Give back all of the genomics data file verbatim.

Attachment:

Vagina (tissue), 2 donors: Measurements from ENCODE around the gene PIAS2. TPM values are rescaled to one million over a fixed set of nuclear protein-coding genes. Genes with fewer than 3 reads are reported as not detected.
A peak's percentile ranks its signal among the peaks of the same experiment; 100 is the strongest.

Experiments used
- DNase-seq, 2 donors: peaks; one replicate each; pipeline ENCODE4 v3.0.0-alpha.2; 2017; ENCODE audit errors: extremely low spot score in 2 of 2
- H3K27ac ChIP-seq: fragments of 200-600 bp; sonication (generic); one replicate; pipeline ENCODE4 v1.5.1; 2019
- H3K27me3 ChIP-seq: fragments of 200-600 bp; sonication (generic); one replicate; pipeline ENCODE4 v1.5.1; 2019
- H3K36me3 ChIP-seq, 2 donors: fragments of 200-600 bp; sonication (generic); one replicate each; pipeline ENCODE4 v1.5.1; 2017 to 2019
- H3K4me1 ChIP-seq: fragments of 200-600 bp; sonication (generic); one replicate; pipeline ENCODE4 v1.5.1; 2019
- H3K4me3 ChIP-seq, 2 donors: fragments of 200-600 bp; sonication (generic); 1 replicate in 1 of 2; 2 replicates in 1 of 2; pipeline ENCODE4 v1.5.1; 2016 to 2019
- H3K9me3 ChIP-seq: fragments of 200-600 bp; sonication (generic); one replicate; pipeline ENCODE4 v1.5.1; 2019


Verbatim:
Vagina (tissue), 2 donors: Measurements from ENCODE around the gene PIAS2. TPM values are rescaled to one million over a fixed set of nuclear protein-coding genes. Genes with fewer than 3 reads are reported as not detected.
A peak's percentile ranks its signal among the peaks of the same experiment; 100 is the strongest.

Experiments used
- DNase-seq, 2 donors: peaks; one replicate each; pipeline ENCODE4 v3.0.0-alpha.2; 2017; ENCODE audit errors: extremely low spot score in 2 of 2
- H3K27ac ChIP-seq: fragments of 200-600 bp; sonication (generic); one replicate; pipeline ENCODE4 v1.5.1; 2019
- H3K27me3 ChIP-seq: fragments of 200-600 bp; sonication (generic); one replicate; pipeline ENCODE4 v1.5.1; 2019
- H3K36me3 ChIP-seq, 2 donors: fragments of 200-600 bp; sonication (generic); one replicate each; pipeline ENCODE4 v1.5.1; 2017 to 2019
- H3K4me1 ChIP-seq: fragments of 200-600 bp; sonication (generic); one replicate; pipeline ENCODE4 v1.5.1; 2019
- H3K4me3 ChIP-seq, 2 donors: fragments of 200-600 bp; sonication (generic); 1 replicate in 1 of 2; 2 replicates in 1 of 2; pipeline ENCODE4 v1.5.1; 2016 to 2019
- H3K9me3 ChIP-seq: fragments of 200-600 bp; sonication (generic); one replicate; pipeline ENCODE4 v1.5.1; 2019